As anticipated, it became a race from feed station to feed station. There was another sustained climb and tough descents that make the Steamboat Stinger and Breck 100 feel like a cake walk. I arrived at the mile 56 feed station where I could resupply with my own fuel for the second and last time. Again, the volunteers were tremendous and in my daze, I remember having four fellas helping me at the same time. Typically, as the race grows older, the more brain dead I become. So much that I initially had a volunteer looking for a Denver Broncos cooler which was back at aid station one, 30 miles away. Damn it, I can't be trusted late in a race! I eventually found the right bag and pounded half a Coke and a Honey Stinger waffle, not knowing what was in store.

Up until then, I had felt like my legs had shown up for a race for the first time since the Gunnison Growler in May. They were solid until mile 56 and I had no complaints. But, after the feed station, I felt like I had hero legs and was able to crush the course. Since I'm very calculative when it comes to crunching numbers during races, when I reach mile X, I can turn it on as if the race is nearly over. Mile X was mile 56 this time, two thirds of the way through until the finish. It also could have been the Coke or possibly that it takes hours and hours to for my legs to warm up and firing on all cylinders (i.e. at the Breck 100 it took 8 hours). Climbs became flats, flats became descents, and descents were the most synchronized moments I've ever had on a bike. It was more of an extension of my body than ever. It was surreal. I think in 24 miles, I must have passed at least a dozen riders, my Dad would say I was riding "like a bat outta hell."

I officially crossed the line in 8:46:05 for 9th of 87 riders in the 30-39 Age Category and 61st of 355 total riders for the Overall. Had I entered the Open Class like I should have, I would have finished in 36th. Final results here. Garmin stats here.

Relaxing at Stefan's place for the weekend. Nothing like the U.S. Open to ease me before the big race. Go Nadal!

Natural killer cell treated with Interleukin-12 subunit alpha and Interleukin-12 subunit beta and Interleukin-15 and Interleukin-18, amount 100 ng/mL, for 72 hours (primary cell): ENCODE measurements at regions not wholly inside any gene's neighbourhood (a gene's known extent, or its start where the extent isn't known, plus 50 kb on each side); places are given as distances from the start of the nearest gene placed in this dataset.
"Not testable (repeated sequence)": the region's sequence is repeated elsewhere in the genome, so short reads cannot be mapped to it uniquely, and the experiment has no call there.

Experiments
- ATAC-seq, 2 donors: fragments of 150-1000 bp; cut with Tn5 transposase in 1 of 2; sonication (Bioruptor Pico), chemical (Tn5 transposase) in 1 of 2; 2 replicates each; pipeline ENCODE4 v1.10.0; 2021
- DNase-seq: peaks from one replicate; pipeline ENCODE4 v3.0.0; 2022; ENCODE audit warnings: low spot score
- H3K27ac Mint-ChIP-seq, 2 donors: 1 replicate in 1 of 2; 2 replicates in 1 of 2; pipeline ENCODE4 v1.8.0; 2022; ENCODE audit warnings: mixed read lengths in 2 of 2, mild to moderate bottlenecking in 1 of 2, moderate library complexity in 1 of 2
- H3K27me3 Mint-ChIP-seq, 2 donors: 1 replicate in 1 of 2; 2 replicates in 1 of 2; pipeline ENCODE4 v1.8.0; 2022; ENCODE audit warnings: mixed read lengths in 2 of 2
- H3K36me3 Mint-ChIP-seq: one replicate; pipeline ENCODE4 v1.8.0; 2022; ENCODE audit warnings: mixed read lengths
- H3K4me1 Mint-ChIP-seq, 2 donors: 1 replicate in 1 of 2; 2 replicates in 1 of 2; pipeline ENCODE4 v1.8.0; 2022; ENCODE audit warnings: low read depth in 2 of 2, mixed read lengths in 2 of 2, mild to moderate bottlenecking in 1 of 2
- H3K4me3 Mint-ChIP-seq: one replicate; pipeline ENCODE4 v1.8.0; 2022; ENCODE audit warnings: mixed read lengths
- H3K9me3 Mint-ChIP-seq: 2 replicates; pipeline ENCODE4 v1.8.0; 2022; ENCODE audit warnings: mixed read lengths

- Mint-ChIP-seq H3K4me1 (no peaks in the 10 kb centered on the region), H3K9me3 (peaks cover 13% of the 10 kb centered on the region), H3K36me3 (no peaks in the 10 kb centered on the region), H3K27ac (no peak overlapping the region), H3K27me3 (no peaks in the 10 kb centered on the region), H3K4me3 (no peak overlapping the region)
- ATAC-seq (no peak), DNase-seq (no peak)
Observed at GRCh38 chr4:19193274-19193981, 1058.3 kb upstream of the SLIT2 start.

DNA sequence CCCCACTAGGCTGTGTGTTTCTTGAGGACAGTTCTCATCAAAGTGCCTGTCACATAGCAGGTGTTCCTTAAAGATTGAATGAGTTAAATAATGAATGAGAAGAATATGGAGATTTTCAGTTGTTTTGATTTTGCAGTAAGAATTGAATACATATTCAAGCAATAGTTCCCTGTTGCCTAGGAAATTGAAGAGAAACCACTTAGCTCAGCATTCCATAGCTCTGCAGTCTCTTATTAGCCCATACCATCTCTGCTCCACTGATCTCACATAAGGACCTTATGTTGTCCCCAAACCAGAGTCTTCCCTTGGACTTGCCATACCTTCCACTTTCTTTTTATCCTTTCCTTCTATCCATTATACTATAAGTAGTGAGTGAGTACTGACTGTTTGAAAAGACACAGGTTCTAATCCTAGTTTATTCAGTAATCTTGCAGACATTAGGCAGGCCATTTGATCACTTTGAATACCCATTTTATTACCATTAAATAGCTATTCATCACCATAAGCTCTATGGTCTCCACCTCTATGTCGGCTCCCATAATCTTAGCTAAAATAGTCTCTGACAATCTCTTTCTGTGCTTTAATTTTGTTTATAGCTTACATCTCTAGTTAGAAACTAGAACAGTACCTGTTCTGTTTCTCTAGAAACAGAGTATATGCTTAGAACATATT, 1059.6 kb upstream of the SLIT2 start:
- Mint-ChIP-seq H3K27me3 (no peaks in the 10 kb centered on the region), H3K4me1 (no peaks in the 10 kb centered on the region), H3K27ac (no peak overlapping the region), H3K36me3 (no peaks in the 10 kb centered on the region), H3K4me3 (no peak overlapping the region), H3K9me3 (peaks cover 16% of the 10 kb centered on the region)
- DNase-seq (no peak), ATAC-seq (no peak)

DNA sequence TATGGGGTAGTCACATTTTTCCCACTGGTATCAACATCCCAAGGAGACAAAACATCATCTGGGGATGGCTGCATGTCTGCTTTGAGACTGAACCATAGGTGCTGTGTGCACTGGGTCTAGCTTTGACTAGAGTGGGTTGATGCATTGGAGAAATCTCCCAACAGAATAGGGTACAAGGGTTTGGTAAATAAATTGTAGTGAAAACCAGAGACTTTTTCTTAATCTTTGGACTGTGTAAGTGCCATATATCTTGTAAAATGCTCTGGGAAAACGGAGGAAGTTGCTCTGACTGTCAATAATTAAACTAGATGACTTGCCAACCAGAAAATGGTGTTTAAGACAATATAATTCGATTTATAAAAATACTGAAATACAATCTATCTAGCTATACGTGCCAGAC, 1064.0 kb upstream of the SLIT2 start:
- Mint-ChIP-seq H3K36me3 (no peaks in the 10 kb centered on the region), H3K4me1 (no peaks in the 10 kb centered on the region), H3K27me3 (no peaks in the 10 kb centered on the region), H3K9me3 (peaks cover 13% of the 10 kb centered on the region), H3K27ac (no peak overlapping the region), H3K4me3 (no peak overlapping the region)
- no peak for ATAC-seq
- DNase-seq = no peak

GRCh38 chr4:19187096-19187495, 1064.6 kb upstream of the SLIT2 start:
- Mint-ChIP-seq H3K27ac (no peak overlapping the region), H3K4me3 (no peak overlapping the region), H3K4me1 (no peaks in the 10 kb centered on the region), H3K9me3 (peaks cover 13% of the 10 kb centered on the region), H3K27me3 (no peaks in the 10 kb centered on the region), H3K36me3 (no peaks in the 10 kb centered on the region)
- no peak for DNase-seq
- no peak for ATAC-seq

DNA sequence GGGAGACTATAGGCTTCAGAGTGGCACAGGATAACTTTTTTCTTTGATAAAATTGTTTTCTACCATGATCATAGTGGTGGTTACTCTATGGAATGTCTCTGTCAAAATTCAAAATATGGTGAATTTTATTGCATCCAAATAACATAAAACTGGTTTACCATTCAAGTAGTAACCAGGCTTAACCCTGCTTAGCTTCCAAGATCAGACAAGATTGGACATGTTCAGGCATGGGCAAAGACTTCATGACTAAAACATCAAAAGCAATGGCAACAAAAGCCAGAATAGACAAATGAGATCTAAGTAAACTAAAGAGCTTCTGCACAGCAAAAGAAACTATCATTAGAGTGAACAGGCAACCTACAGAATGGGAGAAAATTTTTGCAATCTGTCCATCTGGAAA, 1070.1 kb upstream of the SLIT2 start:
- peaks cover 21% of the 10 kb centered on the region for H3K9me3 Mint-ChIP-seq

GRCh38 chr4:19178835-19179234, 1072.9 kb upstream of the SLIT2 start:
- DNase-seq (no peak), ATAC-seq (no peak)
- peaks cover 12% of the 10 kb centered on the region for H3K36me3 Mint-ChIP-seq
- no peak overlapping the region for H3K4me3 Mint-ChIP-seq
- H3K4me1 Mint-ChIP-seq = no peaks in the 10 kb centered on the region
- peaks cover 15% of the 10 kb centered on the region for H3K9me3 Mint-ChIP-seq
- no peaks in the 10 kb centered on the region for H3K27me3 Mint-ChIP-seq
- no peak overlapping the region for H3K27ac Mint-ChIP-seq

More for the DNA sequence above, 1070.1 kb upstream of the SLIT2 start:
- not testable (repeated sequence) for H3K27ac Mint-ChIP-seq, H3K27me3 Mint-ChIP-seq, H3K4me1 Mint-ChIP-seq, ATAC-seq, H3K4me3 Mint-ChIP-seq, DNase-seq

This was hands down, the best race of the summer in regards to the course, event production, and personal results. Jay Burke organized the event and I was fortunate to have the chance to thank him for his efforts. Also, I was able to introduce myself to the CarboRocket founder, Brad Keyes, who shared tons of CarboRocket support at the aid stations along the way and continues to support me in my dream to make it onto the podium. Another huge thanks goes out to Schwalbe for tire support, the Racing Ralphs were perfect for this race! Thanks to Honey Stinger for their Gels, Chews, and Waffles which coupled with CarboRocket Half Evil 333, it's helped sustain proper nutrition throughout the long and brutal races. We'll see how they do for the upcoming 24 hour solos!

A special thanks to my friend Stefan, who despite not being in Park City at the time, he was incredibly hospitable in allowing me to stay at his place for the weekend. It made for an incredibly relaxing and successful weekend!

This race was right up my alley and a great springboard for my first ultra endurance solo race, 24 Hours of Colorado Springs National Championships, where I anticipate doubling that amount of climbing in one day. I've been waiting for this race all year and couldn't be more excited.

Here's a quick video of this year's race, watch for swamp thing handing out dollar bills!

I'll be back in Park City next year!